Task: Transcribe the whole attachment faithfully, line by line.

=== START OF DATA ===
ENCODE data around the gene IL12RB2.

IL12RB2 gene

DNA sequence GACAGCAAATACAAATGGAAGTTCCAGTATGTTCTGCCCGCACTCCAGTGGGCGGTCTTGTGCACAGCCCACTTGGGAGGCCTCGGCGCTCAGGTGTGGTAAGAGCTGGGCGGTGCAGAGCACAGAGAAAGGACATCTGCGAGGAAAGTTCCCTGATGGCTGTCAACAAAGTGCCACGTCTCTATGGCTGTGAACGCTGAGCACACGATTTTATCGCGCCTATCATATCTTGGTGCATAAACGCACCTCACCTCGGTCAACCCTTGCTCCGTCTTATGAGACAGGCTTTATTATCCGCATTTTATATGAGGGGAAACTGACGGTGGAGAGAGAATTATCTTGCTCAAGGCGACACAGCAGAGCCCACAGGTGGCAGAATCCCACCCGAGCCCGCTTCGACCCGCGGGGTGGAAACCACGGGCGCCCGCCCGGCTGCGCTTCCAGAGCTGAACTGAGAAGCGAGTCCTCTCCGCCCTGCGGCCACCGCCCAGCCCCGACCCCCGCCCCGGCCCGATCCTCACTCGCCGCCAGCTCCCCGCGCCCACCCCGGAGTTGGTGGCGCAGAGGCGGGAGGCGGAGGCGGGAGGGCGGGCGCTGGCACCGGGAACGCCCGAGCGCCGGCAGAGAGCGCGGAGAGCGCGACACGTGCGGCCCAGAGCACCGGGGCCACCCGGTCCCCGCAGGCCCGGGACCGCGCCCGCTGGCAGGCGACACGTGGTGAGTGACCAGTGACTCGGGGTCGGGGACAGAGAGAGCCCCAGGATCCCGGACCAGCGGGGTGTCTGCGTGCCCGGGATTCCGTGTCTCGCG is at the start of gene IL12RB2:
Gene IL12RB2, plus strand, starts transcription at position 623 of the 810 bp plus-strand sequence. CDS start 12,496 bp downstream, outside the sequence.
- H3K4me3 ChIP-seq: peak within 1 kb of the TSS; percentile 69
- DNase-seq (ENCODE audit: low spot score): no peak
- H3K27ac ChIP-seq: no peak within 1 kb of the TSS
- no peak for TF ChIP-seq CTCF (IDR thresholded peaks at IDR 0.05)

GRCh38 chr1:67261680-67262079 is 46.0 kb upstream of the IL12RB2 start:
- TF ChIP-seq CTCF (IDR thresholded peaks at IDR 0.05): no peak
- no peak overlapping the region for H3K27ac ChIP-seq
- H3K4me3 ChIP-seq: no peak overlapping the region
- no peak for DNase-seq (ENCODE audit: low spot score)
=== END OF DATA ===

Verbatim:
ENCODE data around the gene IL12RB2.

IL12RB2 gene

DNA sequence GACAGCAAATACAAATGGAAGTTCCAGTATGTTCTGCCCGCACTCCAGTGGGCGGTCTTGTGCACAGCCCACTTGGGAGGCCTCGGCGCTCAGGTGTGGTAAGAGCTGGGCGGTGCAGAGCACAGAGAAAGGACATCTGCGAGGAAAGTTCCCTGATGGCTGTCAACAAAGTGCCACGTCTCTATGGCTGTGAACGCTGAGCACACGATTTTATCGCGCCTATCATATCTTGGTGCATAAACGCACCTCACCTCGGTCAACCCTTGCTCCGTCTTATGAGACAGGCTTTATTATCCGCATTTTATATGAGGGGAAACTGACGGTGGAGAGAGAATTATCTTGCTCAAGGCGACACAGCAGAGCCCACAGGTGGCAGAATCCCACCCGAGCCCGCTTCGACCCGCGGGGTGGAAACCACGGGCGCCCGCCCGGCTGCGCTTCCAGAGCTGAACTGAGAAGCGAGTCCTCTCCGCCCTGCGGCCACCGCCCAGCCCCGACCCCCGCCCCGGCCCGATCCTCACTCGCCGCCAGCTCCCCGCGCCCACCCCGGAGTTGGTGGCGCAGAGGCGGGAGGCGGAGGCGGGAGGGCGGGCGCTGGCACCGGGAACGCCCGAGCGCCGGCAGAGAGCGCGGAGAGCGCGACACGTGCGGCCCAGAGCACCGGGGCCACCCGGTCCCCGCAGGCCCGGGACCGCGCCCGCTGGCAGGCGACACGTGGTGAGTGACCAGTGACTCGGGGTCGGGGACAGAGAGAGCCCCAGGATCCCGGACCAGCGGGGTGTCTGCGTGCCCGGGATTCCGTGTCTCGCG is at the start of gene IL12RB2:
Gene IL12RB2, plus strand, starts transcription at position 623 of the 810 bp plus-strand sequence. CDS start 12,496 bp downstream, outside the sequence.
- H3K4me3 ChIP-seq: peak within 1 kb of the TSS; percentile 69
- DNase-seq (ENCODE audit: low spot score): no peak
- H3K27ac ChIP-seq: no peak within 1 kb of the TSS
- no peak for TF ChIP-seq CTCF (IDR thresholded peaks at IDR 0.05)

GRCh38 chr1:67261680-67262079 is 46.0 kb upstream of the IL12RB2 start:
- TF ChIP-seq CTCF (IDR thresholded peaks at IDR 0.05): no peak
- no peak overlapping the region for H3K27ac ChIP-seq
- H3K4me3 ChIP-seq: no peak overlapping the region
- no peak for DNase-seq (ENCODE audit: low spot score)